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Re: Problem with LANG keyword

From: David Woolley <david@djwhome.demon.co.uk>
Date: Tue, 23 Sep 2003 21:52:06 +0100 (BST)
Message-Id: <200309232052.h8NKq6P12844@djwhome.demon.co.uk>
To: www-html@w3.org

[ Can't find the original...]
> Reuven Nisser <rnisser@ofek-liyladenu.org.il>:
> >
> > However, there are times where the change of language is "known" by the
> > character set used in the HTML. For example, English is using Ansi 7 bit

Leaving aside the obvious confusion between the HTML character set and
the ones that might be used to transfer pages to the browser (the former
is ISO 10646, slightly subsetted) and the bogus "Ansi" set,
except to note that a page may legitimately be converted between transfer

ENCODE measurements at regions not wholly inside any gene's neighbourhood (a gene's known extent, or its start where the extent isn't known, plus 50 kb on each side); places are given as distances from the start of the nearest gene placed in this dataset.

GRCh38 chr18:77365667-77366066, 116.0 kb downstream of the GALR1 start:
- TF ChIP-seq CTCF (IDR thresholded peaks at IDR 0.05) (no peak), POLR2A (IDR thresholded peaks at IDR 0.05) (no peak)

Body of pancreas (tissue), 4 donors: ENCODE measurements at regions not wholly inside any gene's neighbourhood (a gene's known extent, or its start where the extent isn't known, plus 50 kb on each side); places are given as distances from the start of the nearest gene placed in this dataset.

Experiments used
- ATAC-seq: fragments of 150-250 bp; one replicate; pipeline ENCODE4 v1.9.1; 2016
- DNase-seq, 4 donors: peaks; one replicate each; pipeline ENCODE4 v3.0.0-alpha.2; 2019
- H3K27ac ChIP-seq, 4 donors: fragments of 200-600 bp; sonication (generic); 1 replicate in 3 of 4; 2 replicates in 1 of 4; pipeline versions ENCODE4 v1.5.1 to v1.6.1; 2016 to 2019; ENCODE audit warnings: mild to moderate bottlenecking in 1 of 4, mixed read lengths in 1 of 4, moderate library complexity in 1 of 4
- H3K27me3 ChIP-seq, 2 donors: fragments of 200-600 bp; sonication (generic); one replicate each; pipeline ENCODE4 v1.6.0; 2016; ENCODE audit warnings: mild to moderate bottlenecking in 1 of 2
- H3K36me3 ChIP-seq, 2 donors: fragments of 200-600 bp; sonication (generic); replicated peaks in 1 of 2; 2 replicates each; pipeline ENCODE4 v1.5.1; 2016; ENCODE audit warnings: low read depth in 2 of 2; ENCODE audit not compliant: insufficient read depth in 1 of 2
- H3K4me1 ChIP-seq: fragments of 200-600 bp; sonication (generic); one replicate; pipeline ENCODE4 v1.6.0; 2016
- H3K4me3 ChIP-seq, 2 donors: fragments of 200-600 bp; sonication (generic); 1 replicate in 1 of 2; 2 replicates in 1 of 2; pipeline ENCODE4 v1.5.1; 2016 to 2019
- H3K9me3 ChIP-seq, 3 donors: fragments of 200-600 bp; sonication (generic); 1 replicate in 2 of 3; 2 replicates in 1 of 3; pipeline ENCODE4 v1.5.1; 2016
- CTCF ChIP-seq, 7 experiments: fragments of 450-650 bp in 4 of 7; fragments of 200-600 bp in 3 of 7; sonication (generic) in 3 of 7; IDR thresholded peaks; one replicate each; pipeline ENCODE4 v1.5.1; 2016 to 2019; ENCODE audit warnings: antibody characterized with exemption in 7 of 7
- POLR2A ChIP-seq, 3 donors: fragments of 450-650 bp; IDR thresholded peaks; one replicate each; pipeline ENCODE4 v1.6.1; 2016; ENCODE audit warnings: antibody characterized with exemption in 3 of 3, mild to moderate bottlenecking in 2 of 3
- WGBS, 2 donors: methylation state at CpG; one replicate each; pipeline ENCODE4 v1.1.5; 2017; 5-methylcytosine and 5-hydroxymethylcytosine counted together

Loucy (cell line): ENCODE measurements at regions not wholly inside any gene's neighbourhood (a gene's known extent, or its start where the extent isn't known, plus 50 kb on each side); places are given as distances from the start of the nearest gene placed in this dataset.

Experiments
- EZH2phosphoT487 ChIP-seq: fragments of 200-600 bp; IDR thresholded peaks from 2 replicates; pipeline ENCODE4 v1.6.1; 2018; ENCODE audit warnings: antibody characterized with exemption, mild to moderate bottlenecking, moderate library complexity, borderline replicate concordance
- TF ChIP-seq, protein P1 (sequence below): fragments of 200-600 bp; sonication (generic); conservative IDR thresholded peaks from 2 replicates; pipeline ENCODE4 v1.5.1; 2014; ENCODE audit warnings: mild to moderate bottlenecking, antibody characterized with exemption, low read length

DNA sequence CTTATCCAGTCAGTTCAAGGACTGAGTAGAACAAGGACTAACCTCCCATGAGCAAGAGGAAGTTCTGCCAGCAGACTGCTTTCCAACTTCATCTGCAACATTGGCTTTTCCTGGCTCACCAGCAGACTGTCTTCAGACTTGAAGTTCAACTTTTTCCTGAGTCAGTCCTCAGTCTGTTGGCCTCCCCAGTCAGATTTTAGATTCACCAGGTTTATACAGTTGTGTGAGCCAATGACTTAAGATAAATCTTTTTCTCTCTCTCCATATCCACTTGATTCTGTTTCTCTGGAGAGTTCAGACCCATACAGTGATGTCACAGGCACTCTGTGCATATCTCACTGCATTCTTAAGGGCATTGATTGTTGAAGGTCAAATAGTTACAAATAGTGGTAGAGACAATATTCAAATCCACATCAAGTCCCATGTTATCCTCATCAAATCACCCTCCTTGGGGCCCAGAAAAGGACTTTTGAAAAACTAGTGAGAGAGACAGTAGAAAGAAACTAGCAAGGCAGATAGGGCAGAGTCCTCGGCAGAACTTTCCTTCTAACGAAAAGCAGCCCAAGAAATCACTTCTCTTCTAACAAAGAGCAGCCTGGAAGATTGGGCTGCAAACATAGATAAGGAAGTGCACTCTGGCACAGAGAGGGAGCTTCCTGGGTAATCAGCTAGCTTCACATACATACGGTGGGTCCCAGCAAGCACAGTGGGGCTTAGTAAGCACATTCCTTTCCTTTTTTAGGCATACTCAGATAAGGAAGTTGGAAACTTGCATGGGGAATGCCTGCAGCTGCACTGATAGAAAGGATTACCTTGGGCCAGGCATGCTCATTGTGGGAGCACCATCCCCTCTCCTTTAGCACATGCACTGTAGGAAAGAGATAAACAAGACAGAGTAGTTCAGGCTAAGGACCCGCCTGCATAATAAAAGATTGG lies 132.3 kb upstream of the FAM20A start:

character sets, using numeric entities to fill any gaps....

> > characters but Hebrew & Arabic occupy the upper 128-255. [...]

They are actually well above 255.  However, more importantly, Hebrew
characters could be Yiddish or Ladino, and, as it's derived from
the Aramaic script, might be used for that as well.  Arabic script is
used for many languages, including Farsi (Persian), Urdu, Bengali,
Pushtu, Malay, and others.  (On the other hand, en-gb is likely to
contain ISO 10646 code point 163.)

Where people are using fixed length, 8 bit character sets which are
supersets of ISO 646 to transfer documents (true of most current 8 bit
sets except EBCDIC, and basically the same rules as those under which
meta...charset works), using language codes in the document also
avoids the need to know the details of lots of possible character sets,
which will help search engines to index by language without any deep
Received on Wednesday, 24 September 2003 02:16:27 UTC

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